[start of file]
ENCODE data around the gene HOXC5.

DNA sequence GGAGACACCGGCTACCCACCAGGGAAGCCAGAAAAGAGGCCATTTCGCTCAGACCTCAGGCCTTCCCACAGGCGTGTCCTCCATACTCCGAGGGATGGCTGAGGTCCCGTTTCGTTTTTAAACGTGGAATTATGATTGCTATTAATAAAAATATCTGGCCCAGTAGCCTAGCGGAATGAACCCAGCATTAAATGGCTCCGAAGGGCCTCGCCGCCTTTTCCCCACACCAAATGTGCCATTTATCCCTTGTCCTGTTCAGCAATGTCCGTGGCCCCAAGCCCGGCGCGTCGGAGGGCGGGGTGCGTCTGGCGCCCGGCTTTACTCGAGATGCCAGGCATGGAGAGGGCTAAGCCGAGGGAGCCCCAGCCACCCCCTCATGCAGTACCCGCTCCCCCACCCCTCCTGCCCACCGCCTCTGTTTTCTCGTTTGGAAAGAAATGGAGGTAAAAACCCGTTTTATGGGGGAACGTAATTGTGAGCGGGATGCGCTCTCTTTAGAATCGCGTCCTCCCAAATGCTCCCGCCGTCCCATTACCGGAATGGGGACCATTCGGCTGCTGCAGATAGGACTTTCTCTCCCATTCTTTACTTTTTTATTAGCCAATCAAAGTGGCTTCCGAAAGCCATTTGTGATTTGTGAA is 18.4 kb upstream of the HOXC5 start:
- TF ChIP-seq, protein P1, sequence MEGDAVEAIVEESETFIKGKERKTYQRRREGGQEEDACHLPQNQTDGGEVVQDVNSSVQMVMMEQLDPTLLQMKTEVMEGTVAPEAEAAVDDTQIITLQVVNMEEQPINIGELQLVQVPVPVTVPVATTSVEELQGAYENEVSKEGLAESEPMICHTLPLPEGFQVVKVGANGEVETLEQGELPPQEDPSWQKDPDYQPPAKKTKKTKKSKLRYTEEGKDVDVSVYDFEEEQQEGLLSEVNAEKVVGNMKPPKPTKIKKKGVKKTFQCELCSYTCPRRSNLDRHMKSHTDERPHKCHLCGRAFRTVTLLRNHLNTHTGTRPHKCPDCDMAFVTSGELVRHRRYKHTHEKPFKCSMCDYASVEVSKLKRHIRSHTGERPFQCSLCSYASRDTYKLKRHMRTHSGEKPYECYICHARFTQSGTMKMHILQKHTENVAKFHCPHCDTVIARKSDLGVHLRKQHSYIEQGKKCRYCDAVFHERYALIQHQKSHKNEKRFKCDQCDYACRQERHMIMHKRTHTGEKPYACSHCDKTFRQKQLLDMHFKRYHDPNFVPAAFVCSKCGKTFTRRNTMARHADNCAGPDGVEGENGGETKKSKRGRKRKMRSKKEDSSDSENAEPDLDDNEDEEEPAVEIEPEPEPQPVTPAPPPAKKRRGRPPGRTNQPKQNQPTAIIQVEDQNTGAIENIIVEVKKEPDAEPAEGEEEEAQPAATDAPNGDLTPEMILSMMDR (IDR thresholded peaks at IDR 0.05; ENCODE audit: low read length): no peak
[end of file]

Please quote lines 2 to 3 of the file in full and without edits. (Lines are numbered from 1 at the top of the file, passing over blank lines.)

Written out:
DNA sequence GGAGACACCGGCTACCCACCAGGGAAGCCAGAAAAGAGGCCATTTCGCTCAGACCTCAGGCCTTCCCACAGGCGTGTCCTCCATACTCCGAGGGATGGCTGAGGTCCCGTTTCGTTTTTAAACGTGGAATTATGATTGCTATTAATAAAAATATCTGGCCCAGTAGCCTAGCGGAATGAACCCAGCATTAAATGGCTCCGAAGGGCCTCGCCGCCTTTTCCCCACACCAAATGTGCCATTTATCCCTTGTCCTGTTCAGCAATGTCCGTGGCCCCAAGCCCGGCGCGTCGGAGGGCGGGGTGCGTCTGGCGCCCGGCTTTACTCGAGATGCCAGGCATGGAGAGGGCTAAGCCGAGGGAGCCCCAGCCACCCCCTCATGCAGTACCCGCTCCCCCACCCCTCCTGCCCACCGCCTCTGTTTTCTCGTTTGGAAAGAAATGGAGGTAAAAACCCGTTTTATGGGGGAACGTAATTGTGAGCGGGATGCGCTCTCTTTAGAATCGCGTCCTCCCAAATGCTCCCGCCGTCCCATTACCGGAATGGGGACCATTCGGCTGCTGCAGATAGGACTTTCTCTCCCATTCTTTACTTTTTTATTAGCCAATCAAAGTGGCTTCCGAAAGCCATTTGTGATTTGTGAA is 18.4 kb upstream of the HOXC5 start:
- TF ChIP-seq, protein P1, sequence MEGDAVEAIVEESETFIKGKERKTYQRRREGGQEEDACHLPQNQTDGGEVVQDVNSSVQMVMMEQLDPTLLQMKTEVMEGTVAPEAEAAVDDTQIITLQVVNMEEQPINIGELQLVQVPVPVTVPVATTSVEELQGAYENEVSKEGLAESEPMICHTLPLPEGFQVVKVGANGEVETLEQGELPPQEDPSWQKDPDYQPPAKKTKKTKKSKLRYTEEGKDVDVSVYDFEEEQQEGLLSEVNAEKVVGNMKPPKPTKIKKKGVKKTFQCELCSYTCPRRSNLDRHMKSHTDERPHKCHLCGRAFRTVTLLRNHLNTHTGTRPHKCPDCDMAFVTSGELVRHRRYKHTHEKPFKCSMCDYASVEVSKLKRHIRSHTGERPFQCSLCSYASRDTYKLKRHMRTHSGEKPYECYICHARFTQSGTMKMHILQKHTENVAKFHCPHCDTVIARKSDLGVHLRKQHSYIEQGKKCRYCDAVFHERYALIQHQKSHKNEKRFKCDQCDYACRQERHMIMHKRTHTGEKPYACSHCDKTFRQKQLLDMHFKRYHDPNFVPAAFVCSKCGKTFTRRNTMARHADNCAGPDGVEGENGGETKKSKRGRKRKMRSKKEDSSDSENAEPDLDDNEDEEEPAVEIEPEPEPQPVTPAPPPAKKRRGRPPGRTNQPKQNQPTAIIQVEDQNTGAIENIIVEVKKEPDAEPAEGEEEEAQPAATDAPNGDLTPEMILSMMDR (IDR thresholded peaks at IDR 0.05; ENCODE audit: low read length): no peak